How to Find the Leak in Your Absorption Chiller

Liberty Air San Diego_HVAC Specialists_How to Find the Leak in Your Absorption Chiller

Is Your Absorption Chiller Leaking?

So, you have reason to believe that you may have a leak in your absorption chiller (to learn more about the possible indications of a leak, please read: Does Your Absorber Have a Leak?). Assuming you are now at the point of trying to pinpoint the leak, the steps below will guide you through the process.

Finding the Leak in the Absorber:

  1. First, turn off both the chilled water supply and chilled water return valves.
  2. Second, drain all of the water boxes. This includes the chilled water boxes (the condenser and absorber water boxes) and the hot water box.
  3. Next, install a 0 to 30 PSIG gauge on the top of each one of the water boxes.
  4. Add a compound gauge on the shell side of the absorber.
  5. Add nitrogen to the absorber. This will break the vacuum, bringing the pressure to 0 PSIG (on the gauge in Step 4.). The gauge should start at 30 inHg (mercury) when the absorber is in a vacuum state, and will come up to 0 when you add nitrogen to the absorber.
  6. Remove the rupture disk (for more information on the rupture disk, see How to Leak Check the Rupture Disk on an Absorption Chiller).
  7. Install a blank-off plate (blank-off plates are used to seal off the absorber when leak checking to prevent the rupture disk from rupturing) in place of the rupture disk.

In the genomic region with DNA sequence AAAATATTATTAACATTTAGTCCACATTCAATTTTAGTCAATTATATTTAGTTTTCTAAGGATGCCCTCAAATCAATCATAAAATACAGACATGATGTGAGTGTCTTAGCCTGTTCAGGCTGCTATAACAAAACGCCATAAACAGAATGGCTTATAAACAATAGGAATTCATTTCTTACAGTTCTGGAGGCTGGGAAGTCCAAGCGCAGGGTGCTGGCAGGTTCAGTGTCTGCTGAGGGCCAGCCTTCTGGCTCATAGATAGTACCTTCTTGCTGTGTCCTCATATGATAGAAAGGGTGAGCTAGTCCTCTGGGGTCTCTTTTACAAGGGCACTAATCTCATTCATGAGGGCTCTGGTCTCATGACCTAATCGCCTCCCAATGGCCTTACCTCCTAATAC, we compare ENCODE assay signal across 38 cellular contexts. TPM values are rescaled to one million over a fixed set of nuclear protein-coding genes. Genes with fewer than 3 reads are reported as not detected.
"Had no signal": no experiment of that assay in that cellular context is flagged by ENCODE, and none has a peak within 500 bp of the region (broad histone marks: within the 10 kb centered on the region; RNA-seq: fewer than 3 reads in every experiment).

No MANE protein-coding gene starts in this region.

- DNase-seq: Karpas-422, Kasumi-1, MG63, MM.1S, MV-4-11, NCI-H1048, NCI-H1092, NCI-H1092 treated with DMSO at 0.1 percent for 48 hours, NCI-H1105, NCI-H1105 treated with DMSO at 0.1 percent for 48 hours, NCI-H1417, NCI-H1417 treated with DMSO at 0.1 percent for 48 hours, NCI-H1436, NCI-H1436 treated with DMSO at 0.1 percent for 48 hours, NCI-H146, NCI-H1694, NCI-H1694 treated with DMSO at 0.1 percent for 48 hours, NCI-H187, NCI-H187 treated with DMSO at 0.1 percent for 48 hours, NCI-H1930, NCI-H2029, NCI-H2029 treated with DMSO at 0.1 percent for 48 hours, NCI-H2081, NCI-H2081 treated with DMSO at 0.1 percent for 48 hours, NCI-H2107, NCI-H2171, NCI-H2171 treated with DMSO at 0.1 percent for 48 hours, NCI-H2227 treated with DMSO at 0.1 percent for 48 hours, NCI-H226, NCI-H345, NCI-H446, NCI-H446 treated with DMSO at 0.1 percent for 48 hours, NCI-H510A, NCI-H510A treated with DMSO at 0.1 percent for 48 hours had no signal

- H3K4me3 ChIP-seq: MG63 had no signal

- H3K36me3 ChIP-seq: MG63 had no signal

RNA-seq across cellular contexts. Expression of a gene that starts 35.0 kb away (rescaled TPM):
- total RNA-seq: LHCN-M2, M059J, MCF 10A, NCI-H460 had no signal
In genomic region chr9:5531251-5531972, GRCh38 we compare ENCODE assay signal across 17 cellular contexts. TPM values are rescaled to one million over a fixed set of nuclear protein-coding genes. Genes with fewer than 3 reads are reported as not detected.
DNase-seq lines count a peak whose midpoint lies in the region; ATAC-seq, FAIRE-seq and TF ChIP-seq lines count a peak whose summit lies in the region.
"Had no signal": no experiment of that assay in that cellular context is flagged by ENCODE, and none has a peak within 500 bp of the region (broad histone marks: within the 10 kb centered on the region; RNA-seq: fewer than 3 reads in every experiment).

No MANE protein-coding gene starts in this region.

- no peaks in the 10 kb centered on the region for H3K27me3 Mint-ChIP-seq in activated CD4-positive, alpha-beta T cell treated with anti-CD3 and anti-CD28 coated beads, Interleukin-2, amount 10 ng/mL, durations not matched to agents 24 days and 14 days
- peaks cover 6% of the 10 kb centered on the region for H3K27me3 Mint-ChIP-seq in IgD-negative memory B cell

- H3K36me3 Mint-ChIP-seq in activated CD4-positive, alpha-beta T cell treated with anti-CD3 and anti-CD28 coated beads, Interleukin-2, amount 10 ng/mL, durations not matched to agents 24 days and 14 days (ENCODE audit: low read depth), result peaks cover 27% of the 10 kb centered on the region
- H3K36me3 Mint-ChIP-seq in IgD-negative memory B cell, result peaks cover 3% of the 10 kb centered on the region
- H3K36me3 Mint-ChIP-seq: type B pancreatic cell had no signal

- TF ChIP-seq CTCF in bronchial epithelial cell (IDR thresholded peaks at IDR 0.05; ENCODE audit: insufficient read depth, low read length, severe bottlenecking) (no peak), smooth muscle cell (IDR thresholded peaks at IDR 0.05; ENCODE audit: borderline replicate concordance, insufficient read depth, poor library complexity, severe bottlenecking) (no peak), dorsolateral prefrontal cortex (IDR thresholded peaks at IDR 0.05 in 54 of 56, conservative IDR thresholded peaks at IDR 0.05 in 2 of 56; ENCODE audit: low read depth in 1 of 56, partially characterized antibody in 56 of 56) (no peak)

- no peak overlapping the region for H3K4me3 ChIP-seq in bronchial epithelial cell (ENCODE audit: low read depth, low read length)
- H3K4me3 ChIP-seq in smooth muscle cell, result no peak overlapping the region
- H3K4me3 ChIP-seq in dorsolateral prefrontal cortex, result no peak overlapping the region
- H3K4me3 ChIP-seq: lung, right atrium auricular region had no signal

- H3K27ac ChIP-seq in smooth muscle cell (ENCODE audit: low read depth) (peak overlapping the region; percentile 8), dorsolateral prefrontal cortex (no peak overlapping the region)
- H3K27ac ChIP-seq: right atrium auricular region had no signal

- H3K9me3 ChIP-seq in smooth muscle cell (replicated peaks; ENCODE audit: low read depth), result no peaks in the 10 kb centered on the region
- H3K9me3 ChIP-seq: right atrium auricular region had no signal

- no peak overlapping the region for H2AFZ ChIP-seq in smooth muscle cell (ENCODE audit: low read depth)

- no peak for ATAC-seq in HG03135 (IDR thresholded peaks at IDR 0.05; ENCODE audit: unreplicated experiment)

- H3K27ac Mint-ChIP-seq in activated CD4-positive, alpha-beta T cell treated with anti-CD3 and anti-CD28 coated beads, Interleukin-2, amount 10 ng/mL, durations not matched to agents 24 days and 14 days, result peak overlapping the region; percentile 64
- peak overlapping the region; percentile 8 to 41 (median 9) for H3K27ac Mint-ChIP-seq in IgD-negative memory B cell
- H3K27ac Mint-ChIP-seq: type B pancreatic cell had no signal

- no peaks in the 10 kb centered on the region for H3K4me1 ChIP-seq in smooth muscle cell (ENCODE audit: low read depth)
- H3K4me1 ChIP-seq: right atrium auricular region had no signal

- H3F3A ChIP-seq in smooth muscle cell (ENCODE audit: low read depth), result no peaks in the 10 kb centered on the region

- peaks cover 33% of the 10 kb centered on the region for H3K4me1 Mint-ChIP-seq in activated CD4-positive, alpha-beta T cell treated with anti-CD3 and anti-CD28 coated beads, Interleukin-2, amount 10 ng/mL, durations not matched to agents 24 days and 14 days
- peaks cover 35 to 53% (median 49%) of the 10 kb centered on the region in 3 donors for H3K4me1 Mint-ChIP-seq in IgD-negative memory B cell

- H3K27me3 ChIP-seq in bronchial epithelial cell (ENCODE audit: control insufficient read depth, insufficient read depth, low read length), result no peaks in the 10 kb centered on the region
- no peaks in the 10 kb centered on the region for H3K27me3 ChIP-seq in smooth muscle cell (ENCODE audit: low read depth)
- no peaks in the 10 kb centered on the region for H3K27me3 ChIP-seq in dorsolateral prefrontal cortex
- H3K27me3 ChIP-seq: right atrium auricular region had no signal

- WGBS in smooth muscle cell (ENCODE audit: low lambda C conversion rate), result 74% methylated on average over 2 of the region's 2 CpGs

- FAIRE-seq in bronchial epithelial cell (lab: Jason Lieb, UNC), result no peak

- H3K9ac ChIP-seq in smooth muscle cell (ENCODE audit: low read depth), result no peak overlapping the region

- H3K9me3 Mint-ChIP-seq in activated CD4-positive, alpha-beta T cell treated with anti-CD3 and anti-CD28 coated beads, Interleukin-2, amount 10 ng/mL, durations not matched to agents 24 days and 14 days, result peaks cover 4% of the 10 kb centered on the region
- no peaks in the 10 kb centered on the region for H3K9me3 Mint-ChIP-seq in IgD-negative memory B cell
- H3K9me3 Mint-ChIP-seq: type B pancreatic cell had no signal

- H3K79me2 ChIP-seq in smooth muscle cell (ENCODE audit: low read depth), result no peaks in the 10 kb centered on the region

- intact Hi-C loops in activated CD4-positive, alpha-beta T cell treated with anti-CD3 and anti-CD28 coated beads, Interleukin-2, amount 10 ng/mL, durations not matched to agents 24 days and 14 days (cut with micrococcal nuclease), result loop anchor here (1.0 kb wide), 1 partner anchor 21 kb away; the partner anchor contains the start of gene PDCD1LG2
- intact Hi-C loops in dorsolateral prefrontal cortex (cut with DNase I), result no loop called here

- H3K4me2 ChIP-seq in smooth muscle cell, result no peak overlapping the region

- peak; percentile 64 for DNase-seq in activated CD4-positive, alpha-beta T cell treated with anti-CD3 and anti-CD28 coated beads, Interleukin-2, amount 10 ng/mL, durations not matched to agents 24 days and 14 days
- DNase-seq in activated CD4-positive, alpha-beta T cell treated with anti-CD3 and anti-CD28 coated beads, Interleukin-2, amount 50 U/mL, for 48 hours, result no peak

8. Add a 1 lb. PSIG refrigerant tracer gas (Freon Refrigerant) to the system. This should be either R22 or R134a Freon (they are not the same).
  9. Add nitrogen, bringing pressure up to 10 lbs PSIG (again, by reading the gauge you installed in Step 4.).
  10. Drop a roll of brown rolled paper under the entire unit.
  11. Return the following day (wait at least 8 hours), and inspect the paper for any lithium bromide spills (may look like a salt deposit—Lithium Bromide is 55% salt solution). From here, you should be able to look straight up from the spill to pinpoint the leak.
  12. If there are no liquid (lithium bromide) leaks on the paper, check the water box gauges. Check the vacuum gauge. If it moved away (9 instead of 10 or less), you have a leak.
  13. If the pressure on the water box gauge increased, you have a leaky tube (which is a whole new beast to deal with—contact me directly if you need further assistance).
  14. H10 Leak Detector for Finding the Leak in Your Absorber
  15. If there is no leak (lithium bromide) evident on the brown roll paper, and the pressure gauges are still the same (i.e. no tube leak), then the final step is to get an H10 electronic leak detector and leak check the absorber around the welds, mechanical seals, mechanical fittings, etc., above the liquid level).

 

Safety Tips

(1.) First, do not forget to remove the rupture disk and replace it with a blank-off plate. If you don’t take the rupture disc off, you’re going to blow the rupture disc (which will be expensive to repair). You’re also like to blow the hot lithium bromide water (often upwards of 160 degrees) all over the place. This could end up causing a little trip to the emergency room. (2.) Second, avoid getting Lithium Bromide on your skin or clothes. It has a very high affinity for water and will, therefore, suck water or moisture out of your skin (which will likely cause a mild burning sensation in small amounts). It may also ruin your clothes, especially leather.

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